Fancy Snacking: Tempura Veg

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Looking to impress a friend, or even a date? Finally run out of freebie snacks from the fresher’s fair? Try something new and get a little fancy with tempura veg!

I always feel like Japanese cuisine is one of the most daunting to attempt and so I, personally, found this recipe a good entry point. What makes it so great for sharing is that it’s so malleable. It gives you space to experiment with different vegetables and dipping sauces to test how the flavours combine. I tried using broccoli, pepper and courgette and would have them all again. The head of the broccoli was able to absorb loads of batter, while the pepper and courgettes looked like a fun play on chips and crisps.

These tempuras act as a great way to step your deep-frying skills up one more level. There are a few important lessons you can get out of this. The temperature difference between the oil and vegetables will affect how it cooks, so the ice-cold water will result in a crisper batter. Test if the oil is ready by dropping a piece of the batter into the pot; if it’s hot enough, the batter should rise to the surface after a couple seconds, at this point you can reduce the heat to low. Finally, and most importantly, don’t overcrowd your pot. Be willing to do your vegetables in multiple batches because this will end in a better result.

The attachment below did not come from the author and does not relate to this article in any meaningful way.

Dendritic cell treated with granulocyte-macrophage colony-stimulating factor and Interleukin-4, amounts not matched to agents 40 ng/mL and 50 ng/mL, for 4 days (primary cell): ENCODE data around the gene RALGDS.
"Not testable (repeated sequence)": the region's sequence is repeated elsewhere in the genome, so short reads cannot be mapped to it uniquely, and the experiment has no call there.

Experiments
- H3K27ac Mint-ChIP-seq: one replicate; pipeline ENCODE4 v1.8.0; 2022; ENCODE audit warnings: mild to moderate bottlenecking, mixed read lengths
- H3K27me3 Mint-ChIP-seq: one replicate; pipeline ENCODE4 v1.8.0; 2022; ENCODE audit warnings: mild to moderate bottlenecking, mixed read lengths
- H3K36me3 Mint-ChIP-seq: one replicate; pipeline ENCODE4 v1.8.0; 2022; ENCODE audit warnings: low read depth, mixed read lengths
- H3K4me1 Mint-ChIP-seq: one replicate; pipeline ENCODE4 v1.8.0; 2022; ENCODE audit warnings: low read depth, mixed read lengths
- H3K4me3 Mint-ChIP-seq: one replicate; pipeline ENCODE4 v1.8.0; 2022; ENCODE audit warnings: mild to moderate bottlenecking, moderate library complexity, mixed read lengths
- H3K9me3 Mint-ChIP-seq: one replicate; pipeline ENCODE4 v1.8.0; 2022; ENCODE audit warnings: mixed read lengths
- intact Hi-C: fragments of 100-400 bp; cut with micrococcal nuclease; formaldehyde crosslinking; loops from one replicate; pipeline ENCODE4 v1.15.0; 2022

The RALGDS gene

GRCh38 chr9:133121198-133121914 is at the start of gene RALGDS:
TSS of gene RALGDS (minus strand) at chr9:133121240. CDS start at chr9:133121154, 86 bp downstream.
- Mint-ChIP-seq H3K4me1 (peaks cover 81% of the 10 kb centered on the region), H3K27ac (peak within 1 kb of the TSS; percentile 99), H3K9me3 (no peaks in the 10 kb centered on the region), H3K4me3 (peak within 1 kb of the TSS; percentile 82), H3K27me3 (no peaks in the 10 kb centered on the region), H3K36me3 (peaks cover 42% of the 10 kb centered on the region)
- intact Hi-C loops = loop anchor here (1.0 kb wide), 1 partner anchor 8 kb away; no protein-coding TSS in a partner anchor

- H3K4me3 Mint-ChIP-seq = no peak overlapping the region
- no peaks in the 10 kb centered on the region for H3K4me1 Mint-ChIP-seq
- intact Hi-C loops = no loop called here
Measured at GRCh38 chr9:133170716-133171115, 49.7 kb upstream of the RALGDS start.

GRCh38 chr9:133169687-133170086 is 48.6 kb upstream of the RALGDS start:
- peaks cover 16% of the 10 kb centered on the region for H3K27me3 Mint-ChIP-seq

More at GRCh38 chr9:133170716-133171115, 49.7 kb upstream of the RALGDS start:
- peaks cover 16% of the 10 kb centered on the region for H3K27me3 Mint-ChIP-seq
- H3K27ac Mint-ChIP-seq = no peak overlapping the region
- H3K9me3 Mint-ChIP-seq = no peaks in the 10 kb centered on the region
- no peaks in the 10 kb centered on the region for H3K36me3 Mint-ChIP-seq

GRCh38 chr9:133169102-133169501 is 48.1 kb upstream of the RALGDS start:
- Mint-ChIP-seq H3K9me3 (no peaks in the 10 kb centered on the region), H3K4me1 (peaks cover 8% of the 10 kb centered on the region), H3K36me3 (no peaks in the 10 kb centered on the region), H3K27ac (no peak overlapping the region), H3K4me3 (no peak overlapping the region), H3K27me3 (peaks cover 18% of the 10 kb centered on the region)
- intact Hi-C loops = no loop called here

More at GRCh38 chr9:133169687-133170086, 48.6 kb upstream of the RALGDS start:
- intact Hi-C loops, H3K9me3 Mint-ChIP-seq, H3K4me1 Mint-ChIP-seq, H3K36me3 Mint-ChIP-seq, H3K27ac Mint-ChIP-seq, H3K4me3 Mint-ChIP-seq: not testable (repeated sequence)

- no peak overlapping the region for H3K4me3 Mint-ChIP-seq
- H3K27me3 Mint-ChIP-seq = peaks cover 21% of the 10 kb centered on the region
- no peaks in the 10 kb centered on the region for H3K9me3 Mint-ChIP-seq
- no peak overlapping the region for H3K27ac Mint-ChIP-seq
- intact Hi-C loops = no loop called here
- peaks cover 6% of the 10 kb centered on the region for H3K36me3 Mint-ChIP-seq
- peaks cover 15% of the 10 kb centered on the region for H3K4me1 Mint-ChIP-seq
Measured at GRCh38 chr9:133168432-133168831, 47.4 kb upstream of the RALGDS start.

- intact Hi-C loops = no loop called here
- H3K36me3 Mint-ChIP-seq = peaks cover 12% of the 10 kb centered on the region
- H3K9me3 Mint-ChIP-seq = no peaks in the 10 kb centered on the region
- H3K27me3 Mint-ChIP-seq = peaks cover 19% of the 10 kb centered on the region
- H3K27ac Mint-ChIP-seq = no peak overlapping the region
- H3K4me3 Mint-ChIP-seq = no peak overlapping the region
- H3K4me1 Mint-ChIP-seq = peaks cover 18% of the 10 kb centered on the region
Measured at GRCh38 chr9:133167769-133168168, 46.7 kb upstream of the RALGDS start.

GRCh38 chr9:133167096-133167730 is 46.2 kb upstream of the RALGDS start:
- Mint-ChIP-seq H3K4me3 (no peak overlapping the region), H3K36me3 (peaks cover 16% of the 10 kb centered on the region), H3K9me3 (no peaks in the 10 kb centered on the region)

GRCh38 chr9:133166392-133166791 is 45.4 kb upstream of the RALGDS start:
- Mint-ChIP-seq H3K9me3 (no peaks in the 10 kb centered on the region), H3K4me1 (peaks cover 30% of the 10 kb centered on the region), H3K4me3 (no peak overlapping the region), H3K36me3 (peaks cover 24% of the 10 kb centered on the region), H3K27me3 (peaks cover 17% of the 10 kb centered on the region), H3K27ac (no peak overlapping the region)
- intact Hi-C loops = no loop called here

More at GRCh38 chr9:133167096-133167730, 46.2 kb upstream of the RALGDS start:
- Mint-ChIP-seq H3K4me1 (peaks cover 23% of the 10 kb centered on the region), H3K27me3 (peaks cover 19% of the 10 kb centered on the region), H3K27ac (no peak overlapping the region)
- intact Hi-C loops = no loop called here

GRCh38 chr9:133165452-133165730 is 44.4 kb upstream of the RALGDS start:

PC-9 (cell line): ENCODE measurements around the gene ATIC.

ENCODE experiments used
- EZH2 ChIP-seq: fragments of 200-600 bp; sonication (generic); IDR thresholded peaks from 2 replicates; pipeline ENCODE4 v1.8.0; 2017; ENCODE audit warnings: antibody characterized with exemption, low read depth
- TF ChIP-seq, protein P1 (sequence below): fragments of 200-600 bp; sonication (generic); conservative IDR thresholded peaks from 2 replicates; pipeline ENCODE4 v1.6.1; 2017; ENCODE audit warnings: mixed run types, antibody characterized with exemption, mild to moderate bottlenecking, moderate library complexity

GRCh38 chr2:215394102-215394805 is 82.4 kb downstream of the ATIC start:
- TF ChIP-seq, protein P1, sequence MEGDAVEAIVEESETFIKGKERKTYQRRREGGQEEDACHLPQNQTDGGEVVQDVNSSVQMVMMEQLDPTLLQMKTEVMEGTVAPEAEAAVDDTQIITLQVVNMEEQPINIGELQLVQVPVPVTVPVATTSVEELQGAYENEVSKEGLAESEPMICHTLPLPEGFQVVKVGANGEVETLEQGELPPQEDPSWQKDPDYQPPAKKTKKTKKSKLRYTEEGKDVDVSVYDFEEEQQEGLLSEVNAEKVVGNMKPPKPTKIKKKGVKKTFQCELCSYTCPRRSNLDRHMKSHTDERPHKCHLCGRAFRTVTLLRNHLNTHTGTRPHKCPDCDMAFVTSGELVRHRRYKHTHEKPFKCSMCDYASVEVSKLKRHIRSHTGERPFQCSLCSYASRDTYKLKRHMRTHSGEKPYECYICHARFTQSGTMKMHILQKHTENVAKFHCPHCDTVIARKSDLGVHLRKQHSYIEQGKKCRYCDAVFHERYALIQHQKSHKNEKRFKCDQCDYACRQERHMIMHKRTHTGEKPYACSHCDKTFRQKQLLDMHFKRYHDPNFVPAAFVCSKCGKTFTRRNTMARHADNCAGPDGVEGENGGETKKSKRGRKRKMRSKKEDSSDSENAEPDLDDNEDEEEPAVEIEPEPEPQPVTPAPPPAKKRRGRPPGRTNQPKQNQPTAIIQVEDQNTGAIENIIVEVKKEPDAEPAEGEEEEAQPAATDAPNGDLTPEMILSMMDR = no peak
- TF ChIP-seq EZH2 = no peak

Serves about 4 snack portions, depending on vegetables used, with a 25-minute cooking time.

Ingredients:

  • 1 pack of breadcrumbs or 3 slices of bread
  • Vegetables
  • 225ml ice cold water
  • 1 egg
  • 140g plain white flour
  • 300ml oil
  • Pinch of salt
  • Total: £2.54

Method:

1) If you don’t have store-bought breadcrumbs, toast your bread slices for one and a half minutes, cut off the crusts and either pulse them in a blender a couple of times or tear them into half centimetre pieces. Then put these in a bowl and fill half of another bowl with flour.

2) Chop your vegetables into regular bitesize pieces.

3) Pour oil into a pot at high heat.

4) While the oil is heating, whisk together the water and egg until it’s foamy. Then mix in the flour until the batter is just about combined (there should be some lumps).

5) Reduce the oil’s heat and prepare your vegetables by dipping them into your flour bowl, then into your batter and finally into your breadcrumbs.

6) Put your battered vegetables into your oil for two and a half minutes, flipping halfway through.

7) After two and a half minutes, line a baking tray with paper towels, then remove your vegetables from the oil, draining as much as possible above the pot, then place them on the baking tray to drain further.

8) Leave the vegetables to dry for a couple minutes and serve.

Luke Webb